Best Practices

Five things to consider when selecting digital learning experiences for young children

Read Time: 6 minutes
Teaching Strategies
July 19, 2021

Teachers’ roles have changed quite a bit this year.  Whether you teach in person, online, or a combination, technology has become an invaluable tool to enhance learning.  Because of this shift, now more than ever, teachers need to quickly and effectively vet the hundreds of apps and websites that early childhood learners are accessing.  How do you make sure they are relevant?  How can you ensure that any technology you use is supporting and extending children’s learning, while differentiating for and representing your diverse learners?  Here are the latest research-based insights on the best ways to evaluate and select high-quality digital media experiences for young learners.


#1: Engagement Is Educational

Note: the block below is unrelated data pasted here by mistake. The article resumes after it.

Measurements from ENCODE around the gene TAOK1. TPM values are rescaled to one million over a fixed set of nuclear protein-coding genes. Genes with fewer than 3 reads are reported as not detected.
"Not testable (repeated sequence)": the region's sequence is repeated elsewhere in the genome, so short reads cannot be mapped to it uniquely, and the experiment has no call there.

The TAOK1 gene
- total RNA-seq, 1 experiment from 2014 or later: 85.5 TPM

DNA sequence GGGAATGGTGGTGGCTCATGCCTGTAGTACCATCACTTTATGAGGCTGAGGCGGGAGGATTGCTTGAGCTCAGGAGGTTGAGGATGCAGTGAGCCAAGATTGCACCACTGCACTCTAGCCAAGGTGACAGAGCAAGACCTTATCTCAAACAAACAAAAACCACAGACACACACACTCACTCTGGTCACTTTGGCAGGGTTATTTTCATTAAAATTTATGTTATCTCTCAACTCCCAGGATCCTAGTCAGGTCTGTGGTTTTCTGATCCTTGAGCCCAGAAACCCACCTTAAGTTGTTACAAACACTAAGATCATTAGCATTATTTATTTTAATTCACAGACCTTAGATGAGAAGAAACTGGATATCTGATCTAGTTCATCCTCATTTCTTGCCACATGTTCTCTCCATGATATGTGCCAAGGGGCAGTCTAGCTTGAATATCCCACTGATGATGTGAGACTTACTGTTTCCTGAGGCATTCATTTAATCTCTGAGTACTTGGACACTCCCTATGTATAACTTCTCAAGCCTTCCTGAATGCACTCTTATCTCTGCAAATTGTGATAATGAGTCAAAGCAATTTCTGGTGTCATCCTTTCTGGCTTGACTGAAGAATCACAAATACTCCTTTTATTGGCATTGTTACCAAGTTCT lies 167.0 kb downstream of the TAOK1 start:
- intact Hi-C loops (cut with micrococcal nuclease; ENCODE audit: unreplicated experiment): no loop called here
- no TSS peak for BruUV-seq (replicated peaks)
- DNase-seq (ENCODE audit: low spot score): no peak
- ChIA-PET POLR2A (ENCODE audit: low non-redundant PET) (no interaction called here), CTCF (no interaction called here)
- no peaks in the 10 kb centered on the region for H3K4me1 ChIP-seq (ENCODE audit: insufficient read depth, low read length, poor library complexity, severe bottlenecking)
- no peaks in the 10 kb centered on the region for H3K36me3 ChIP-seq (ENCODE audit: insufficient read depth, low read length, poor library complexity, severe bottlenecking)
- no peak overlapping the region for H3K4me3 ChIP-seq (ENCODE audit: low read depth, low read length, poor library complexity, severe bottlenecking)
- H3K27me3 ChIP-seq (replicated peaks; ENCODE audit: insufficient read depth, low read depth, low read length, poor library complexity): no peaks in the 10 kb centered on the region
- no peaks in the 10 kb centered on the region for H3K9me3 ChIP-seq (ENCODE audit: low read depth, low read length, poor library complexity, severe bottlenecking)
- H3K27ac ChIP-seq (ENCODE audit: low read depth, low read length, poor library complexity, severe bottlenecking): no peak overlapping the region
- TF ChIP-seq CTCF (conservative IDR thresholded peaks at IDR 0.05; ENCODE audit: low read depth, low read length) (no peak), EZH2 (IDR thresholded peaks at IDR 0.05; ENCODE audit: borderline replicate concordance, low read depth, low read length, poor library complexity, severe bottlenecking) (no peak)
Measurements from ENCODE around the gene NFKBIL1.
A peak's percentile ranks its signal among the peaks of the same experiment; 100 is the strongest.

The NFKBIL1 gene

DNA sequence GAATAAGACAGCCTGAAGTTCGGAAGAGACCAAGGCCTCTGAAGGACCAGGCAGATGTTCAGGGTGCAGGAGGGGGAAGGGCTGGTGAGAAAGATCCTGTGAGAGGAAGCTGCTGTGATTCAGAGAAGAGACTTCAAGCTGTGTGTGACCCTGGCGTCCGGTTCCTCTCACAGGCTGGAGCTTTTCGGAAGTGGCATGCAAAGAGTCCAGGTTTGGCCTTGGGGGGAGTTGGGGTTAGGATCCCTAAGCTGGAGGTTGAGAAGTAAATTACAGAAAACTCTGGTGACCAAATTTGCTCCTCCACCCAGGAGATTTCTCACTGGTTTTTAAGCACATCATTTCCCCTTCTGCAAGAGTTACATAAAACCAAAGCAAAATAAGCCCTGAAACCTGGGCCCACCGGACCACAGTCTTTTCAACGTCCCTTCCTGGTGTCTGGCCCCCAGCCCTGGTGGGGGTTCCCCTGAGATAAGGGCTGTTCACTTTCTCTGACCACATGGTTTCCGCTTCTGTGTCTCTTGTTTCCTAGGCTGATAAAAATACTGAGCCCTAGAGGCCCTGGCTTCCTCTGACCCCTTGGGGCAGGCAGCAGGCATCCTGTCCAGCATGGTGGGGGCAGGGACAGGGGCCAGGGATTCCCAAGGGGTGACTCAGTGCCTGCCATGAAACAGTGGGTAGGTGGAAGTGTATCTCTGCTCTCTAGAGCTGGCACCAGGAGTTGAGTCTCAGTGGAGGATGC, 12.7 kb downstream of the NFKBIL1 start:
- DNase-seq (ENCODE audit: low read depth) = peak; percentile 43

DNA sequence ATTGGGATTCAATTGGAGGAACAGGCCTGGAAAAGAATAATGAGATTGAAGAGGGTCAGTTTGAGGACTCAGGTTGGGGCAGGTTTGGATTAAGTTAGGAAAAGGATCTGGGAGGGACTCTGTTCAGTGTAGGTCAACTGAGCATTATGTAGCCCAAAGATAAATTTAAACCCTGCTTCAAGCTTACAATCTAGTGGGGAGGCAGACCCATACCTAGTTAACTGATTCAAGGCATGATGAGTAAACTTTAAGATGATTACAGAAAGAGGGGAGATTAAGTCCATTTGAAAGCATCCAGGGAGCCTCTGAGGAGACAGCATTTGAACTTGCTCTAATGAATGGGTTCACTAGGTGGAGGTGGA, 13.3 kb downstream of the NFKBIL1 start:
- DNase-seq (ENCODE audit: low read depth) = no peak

Engagement is the first step of the learning process. How can children possibly learn new information if they are not paying attention? While engagement has powerful implications for learning, it does not guarantee learning. It is your role as the educator to determine precisely what captures and keeps the child’s attention. Then you can evaluate whether it is connected to the actual learning objective. For example, a reading app that makes silly sounds or has characters jumping all around might be fun and grab a child’s attention, but may actually distract the child from learning the letter sounds being taught. An effective engagement tool could leverage those silly sounds and characters to both delight the child and bring attention to a letter sound. Seek out digital tools that are fun for children, but always question the connection between engagement and the learning objective. Educational technology should be fun for a child; it should present material in a way that is unique to the digital experience and leverage the technology to add value to the experience.


#2: Diversity Is a Definite